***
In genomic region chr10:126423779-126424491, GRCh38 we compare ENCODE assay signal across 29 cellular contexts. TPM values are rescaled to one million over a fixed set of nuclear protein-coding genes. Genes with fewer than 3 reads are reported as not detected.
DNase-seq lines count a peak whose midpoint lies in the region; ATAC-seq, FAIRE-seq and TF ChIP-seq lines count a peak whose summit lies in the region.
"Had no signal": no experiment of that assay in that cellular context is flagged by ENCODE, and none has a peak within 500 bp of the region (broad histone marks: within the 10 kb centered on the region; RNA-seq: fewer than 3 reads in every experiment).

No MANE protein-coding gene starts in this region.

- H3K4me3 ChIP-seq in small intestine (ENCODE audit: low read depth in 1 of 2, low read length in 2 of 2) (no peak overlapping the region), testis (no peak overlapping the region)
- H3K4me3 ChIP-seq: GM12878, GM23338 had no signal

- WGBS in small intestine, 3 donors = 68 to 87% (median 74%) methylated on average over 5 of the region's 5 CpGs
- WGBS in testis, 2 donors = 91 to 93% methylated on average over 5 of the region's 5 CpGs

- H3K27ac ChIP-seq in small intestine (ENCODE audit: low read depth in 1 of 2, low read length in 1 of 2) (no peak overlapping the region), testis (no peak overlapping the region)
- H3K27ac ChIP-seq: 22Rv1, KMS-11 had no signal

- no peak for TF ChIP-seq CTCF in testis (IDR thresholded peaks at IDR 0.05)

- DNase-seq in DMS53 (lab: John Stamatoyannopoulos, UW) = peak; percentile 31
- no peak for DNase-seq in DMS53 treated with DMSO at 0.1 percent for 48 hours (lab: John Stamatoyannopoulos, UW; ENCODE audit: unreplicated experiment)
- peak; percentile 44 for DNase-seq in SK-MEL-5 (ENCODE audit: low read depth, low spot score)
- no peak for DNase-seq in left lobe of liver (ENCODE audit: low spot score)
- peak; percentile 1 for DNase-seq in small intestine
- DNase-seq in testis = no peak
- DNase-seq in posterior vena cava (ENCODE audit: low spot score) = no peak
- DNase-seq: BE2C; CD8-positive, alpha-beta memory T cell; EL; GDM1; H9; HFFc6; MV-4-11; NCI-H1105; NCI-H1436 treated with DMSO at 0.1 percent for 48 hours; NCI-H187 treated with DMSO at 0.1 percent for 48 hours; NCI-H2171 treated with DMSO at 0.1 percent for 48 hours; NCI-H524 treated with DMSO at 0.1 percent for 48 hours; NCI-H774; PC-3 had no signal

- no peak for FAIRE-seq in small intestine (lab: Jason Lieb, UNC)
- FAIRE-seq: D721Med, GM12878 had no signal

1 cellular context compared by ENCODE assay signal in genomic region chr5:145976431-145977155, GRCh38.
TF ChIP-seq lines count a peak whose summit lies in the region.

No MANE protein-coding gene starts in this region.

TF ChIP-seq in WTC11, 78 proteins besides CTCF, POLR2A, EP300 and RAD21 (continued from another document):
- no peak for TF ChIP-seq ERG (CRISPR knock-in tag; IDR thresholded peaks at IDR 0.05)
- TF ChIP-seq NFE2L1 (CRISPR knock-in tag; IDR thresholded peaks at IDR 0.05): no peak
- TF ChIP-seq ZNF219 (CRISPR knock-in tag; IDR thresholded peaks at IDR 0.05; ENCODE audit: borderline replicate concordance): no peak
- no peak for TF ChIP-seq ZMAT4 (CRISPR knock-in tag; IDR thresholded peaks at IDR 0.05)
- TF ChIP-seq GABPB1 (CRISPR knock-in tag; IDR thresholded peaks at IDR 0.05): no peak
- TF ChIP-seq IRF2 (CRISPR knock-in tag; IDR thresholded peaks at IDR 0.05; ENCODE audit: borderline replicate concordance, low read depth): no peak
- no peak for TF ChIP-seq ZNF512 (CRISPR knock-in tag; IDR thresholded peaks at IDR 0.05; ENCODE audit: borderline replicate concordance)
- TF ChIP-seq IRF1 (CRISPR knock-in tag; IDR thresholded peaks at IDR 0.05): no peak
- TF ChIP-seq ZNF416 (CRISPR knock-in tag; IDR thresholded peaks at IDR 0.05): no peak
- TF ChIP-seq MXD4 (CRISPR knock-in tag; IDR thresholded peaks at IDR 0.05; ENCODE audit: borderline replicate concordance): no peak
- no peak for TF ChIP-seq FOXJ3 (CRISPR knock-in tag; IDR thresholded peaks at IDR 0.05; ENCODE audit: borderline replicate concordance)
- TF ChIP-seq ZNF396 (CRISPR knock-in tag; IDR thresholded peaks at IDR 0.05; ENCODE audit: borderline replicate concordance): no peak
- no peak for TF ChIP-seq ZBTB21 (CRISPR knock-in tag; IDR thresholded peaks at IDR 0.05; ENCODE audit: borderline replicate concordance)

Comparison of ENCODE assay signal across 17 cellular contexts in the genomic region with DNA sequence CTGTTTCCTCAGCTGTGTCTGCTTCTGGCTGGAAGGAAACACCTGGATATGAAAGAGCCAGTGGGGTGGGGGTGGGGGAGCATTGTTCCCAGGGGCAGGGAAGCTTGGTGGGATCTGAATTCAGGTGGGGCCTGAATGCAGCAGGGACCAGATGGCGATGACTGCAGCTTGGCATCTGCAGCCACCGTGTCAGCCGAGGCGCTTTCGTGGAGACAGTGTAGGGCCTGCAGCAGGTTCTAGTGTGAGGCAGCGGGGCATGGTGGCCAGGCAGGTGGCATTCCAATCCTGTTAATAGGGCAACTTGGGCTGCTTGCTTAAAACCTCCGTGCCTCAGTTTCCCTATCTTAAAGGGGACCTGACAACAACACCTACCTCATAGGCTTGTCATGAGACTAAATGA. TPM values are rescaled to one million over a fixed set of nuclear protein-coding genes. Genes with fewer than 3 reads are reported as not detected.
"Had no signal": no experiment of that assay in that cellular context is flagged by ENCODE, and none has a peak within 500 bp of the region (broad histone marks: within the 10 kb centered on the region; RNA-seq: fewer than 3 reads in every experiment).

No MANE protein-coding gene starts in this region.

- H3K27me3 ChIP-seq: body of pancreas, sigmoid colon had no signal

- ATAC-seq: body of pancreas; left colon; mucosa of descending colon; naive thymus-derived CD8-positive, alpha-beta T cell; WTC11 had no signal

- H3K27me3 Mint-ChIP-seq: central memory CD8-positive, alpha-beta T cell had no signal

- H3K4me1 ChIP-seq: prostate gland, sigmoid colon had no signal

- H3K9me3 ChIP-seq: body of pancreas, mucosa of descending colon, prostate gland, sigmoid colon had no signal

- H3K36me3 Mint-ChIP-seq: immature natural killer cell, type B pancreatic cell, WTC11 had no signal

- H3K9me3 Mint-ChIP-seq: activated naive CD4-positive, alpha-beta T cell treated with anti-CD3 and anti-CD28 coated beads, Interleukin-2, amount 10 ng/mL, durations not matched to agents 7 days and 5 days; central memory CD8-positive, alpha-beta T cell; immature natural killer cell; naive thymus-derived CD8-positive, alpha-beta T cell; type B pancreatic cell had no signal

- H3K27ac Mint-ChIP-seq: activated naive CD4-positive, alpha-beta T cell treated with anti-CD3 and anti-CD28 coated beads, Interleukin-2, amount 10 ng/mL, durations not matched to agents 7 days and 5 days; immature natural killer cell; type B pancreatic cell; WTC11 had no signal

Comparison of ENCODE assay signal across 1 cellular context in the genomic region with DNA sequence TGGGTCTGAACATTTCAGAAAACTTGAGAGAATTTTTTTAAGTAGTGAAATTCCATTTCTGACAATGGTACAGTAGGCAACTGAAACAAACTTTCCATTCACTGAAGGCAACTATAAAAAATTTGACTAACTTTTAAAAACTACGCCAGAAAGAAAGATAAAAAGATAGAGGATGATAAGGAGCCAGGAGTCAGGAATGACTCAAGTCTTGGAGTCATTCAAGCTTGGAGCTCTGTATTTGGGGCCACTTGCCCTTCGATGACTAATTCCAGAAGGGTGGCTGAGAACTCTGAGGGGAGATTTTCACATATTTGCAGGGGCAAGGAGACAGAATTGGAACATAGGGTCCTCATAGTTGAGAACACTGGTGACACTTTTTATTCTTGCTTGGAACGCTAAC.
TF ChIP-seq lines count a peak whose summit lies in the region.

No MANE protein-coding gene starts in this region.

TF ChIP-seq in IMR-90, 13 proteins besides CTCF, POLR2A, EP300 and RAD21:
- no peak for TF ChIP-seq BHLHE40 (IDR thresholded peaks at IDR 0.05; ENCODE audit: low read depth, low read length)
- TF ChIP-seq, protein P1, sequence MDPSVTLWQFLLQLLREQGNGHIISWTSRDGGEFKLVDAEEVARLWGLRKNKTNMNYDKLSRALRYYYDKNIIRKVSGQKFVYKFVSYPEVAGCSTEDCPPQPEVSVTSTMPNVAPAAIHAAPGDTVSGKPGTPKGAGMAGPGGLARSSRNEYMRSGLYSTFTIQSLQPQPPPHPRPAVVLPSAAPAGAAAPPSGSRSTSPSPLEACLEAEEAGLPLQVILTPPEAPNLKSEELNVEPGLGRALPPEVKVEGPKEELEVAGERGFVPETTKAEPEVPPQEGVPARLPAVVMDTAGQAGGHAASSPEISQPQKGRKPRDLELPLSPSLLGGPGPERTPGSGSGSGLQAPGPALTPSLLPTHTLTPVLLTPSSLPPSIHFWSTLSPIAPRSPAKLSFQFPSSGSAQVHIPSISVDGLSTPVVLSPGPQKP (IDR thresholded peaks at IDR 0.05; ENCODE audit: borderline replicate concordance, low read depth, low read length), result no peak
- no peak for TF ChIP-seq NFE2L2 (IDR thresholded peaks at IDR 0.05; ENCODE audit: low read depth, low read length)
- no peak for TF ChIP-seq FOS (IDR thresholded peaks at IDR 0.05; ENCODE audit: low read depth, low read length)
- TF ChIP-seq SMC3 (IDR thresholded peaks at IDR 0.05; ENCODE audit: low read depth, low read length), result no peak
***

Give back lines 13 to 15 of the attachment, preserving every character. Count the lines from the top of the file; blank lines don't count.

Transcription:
- no peak for DNase-seq in DMS53 treated with DMSO at 0.1 percent for 48 hours (lab: John Stamatoyannopoulos, UW; ENCODE audit: unreplicated experiment)
- peak; percentile 44 for DNase-seq in SK-MEL-5 (ENCODE audit: low read depth, low spot score)
- no peak for DNase-seq in left lobe of liver (ENCODE audit: low spot score)